One or many goods?

Let us resume our inquiry and state, in view of the fact that all knowledge and every pursuit aims at some good, what it is that we say political science aims at and what is the highest of all goods achievable by action. Verbally there is very general agreement; for both the general run of men and people of superior refinement say that it is happiness, and identify living well and doing well with being happy; but with regard to what happiness is they differ, and the many do not give the same account as the wise. (…) Presumably … to say that happiness is the chief good seems a platitude, and a clearer account of what it is is still desired. This might perhaps be given, if we could first ascertain the function of man. For just as for a flute-player, a sculptor, or any artist, and, in general, for all things that have a function or activity; the good and the ‘well’ is thought to reside in the function, so would it seem to be for man, if he has a function. Have the carpenter, then, and the tanner certain functions or activities, and has man none? Is he born without a function? Or as eye, hand, foot, and in general each of the parts evidently has a function, may one lay it down that man similarly has a function apart from all these? What then can this be? Life seems to be common even to plants, but we are seeking what is peculiar to man. Let us exclude, therefore, the life of nutrition and growth. Next there would be a life of perception, but it also seems to be common even to the horse, the ox and every animal. There remains, then, an active life of the element that has a rational principle. (…) Now if the function of man is an activity of soul which follows or implies a rational principle, and if we say ‘a so-and-so’ and ‘a good so-and-so’ have a function which is the same in kind, e.g. a lyre-player and a good lyre-player, and so without qualification in all cases, eminence in respect of goodness being added to the name of the function (for the function of a lyre-player is to play the lyre, and that of a good lyre-player is to do so well): if this is the case, human good turns out to be activity of the soul in accordance with virtue, and if there are more than one virtue, in accordance with the best and most complete.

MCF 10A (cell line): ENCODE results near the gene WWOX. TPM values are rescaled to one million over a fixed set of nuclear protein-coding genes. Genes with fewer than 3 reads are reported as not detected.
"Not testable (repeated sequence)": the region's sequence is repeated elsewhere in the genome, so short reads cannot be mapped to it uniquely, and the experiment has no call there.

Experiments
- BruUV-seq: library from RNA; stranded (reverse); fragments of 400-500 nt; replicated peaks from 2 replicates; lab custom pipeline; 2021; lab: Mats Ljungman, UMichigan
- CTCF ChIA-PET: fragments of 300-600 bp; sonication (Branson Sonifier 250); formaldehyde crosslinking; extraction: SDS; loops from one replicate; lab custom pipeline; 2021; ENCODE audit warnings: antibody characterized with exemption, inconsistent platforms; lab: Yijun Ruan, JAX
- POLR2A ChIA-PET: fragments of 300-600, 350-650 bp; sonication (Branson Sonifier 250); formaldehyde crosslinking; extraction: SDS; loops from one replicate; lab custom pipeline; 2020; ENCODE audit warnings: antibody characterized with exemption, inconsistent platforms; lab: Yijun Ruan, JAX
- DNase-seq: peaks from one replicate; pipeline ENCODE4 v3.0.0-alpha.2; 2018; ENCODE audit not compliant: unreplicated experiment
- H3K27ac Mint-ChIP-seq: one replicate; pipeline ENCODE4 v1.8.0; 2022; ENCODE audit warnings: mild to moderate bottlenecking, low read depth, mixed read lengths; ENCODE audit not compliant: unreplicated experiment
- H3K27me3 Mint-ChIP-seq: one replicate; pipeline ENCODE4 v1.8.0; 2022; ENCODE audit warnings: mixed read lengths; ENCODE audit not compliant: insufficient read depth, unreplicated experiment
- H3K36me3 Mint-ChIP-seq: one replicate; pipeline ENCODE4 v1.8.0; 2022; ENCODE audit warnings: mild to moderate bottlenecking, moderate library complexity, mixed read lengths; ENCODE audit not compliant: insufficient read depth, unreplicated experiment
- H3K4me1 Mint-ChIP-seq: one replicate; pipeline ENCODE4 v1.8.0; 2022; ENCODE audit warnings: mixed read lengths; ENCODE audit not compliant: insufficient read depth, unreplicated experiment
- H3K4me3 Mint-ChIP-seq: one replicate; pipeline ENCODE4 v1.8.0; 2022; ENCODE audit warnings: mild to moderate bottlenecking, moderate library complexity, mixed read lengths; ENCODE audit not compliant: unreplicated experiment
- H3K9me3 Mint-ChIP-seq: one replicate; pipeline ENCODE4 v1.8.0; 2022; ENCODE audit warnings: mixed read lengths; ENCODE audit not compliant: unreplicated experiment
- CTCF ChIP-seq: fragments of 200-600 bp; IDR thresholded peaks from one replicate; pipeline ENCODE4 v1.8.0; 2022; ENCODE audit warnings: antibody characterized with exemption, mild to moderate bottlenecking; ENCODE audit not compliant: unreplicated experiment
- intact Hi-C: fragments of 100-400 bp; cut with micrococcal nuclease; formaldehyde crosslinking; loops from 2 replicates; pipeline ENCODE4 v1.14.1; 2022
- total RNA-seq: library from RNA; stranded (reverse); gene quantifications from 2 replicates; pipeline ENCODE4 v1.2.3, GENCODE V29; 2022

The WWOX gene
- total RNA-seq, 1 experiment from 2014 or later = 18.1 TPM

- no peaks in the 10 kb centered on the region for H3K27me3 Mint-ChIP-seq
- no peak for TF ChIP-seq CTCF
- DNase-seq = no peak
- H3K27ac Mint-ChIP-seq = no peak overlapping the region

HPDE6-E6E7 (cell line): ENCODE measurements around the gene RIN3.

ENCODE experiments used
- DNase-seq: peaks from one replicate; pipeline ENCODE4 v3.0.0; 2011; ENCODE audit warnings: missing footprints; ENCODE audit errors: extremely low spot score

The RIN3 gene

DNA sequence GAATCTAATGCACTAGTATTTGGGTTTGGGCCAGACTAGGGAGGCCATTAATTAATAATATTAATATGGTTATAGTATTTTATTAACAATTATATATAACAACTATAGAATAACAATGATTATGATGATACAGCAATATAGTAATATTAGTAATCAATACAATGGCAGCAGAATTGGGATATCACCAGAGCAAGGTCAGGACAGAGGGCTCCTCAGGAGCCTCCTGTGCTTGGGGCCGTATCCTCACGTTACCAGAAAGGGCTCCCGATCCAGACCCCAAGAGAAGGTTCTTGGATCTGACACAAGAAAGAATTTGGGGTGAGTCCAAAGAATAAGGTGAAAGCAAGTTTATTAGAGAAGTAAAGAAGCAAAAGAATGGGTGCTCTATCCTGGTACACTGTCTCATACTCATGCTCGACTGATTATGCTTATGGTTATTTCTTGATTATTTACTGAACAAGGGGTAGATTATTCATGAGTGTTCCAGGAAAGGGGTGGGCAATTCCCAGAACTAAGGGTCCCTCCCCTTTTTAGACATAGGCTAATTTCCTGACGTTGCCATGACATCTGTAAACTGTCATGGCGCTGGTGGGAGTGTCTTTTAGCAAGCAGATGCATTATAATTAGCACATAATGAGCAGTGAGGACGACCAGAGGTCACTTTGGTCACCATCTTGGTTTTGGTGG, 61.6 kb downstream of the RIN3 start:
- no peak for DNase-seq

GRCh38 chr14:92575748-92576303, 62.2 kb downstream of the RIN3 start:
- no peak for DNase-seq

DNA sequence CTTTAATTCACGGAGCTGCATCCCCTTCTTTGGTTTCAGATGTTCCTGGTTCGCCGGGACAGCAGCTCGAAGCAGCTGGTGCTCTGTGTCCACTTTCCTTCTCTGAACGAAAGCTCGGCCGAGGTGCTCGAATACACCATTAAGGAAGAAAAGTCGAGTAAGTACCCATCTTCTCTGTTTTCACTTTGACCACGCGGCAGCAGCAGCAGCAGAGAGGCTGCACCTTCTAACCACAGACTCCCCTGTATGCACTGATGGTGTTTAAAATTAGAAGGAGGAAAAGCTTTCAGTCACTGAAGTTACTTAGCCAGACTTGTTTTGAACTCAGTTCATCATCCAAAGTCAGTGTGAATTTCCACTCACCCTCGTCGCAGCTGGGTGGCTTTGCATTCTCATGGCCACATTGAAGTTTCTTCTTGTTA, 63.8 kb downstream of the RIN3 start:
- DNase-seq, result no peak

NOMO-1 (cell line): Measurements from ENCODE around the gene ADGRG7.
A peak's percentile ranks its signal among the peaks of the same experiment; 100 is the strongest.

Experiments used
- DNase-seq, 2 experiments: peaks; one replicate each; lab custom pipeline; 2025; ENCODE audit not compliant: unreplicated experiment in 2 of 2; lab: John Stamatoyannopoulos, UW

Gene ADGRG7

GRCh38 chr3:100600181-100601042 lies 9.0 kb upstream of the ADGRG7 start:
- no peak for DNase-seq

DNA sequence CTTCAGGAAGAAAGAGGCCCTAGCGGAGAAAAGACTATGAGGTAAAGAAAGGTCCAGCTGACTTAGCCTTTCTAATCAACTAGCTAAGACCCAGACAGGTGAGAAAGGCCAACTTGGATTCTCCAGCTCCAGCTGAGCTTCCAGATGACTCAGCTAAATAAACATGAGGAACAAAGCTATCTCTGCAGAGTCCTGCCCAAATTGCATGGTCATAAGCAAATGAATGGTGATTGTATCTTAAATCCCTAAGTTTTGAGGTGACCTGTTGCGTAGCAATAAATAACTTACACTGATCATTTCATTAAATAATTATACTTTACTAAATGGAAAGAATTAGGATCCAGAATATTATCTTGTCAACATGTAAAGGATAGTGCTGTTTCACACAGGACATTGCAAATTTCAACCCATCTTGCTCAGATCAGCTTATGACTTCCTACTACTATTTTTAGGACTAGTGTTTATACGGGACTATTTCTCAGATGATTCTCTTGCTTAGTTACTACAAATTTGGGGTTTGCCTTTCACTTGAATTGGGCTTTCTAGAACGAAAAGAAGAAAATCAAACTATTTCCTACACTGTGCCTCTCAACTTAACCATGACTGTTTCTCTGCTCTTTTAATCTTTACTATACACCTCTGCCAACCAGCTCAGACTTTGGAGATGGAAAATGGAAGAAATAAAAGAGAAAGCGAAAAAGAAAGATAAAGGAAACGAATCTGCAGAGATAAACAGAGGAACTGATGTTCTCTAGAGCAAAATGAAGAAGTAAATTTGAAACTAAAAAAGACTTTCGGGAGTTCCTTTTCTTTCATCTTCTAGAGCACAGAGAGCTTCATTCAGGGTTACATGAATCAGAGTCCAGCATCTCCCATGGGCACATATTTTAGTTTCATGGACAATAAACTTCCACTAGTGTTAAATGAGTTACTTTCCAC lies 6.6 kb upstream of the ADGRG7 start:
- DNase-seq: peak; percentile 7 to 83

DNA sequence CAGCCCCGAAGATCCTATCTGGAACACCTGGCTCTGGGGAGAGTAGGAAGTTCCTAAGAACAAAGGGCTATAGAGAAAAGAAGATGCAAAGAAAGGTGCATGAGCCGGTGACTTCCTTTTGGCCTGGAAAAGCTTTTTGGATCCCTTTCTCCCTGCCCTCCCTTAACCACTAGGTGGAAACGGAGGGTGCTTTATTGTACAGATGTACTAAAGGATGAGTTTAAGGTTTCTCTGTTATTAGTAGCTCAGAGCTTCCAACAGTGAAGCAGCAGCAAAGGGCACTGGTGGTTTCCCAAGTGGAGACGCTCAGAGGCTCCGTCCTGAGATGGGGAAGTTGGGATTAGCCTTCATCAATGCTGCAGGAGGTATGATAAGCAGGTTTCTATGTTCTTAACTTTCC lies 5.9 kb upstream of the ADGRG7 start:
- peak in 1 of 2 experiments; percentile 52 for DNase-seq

Aristotle, Nicomachean Ethics, Book I.

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